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Agronomy Journal Abstract -

Laboratory Freeze Tolerance of Field-Grown Forage Bermudagrass Cultivars


This article in AJ

  1. Vol. 87 No. 5, p. 1017-1020
    Received: Nov 18, 1994

    * Corresponding author(s): jander@okway.okstate.edu
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  1. Jeffrey A. Anderson  and
  2. Charles M. Taliaferro
  1. D ep. of Horticulture & Landscape Architecture, Stillwater, OK 74078.
    D ep. of Agronomy, Oklahoma State Univ., Stillwater, OK 74078.



Freeze tolerance is a limiting factor in production of many bermudagrasses (Cynodon spp.) in the transition zone between warm- and cool-season grasses. Our objective was to evaluate the seasonal patterns of freeze tolerance in five forage bermudagrass cultivars. Midland, Hardie, Tifton 44, World Feeder, and Gordon's Gift were grown in field plots and acclimated under natural conditions, then subjected to laboratory freeze tolerance evaluations. Lowest survival temperatures (LSTs) were determined at monthly intervals from November through May in 1992-1993 and 1993-1994. LSTs were between −5 and −7°C for all cultivars in early November. Gordon's Gift had the greatest freeze tolerance in midwinter, surviving exposure to ≈ −11°C in 1992-93 and ≈ −10°C in 1993-94. Gordon's Gift was significantly more freeze tolerant than the other cultivars on most dates. The differences in freeze tolerance among the cultivars tested indicates substantial variation in the species that may be used for breeding improvement.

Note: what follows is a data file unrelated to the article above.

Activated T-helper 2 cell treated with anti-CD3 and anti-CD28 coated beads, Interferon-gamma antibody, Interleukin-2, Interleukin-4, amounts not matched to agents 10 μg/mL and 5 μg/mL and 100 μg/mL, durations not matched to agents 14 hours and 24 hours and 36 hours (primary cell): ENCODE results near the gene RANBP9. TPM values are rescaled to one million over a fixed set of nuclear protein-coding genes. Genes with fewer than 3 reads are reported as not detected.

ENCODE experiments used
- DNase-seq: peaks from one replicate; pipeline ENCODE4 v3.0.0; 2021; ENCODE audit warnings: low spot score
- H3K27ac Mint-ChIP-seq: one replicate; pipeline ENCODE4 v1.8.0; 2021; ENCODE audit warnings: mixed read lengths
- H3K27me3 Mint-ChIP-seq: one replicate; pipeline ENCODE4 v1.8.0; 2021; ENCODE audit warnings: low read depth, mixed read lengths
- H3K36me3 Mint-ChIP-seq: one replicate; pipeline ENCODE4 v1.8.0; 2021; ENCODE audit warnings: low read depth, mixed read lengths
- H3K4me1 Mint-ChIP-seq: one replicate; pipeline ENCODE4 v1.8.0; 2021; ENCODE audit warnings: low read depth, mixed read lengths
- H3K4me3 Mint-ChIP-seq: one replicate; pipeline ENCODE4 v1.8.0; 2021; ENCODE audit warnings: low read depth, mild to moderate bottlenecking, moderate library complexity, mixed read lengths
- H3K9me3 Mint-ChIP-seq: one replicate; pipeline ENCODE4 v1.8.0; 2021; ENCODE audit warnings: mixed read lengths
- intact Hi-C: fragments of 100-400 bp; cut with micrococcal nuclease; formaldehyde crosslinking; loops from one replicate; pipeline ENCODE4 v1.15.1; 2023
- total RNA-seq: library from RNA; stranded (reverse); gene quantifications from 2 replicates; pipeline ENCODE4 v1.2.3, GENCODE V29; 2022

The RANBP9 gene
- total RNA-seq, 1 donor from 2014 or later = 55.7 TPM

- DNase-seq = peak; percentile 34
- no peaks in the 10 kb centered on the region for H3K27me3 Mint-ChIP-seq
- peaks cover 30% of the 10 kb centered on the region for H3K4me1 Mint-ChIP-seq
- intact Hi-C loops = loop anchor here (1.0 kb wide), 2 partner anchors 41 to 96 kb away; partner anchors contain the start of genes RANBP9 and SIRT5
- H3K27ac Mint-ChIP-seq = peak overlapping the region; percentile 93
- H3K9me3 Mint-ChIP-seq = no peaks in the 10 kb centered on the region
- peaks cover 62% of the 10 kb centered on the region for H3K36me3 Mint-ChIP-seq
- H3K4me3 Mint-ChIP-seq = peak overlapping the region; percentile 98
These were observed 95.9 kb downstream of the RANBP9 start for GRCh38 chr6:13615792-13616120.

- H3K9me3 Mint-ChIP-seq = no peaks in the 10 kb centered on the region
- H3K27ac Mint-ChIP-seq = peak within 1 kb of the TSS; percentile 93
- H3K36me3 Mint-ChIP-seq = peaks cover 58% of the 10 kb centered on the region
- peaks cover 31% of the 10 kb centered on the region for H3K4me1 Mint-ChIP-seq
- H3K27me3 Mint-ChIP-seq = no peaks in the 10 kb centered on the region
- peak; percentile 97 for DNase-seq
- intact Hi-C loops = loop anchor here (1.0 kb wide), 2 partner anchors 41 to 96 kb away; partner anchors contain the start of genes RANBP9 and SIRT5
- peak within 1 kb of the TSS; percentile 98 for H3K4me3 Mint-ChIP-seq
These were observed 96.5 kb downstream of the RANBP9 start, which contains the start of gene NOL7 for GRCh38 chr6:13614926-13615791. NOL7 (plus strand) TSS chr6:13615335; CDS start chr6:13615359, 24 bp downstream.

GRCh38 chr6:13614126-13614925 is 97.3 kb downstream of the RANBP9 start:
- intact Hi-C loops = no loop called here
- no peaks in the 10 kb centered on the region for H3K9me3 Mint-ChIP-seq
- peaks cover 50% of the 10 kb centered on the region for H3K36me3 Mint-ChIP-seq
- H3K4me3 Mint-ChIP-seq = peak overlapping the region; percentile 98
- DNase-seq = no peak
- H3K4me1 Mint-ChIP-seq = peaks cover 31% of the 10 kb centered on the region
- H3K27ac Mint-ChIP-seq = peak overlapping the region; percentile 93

Published with approval of the Director, Okla. Agric. Exp. Stn.

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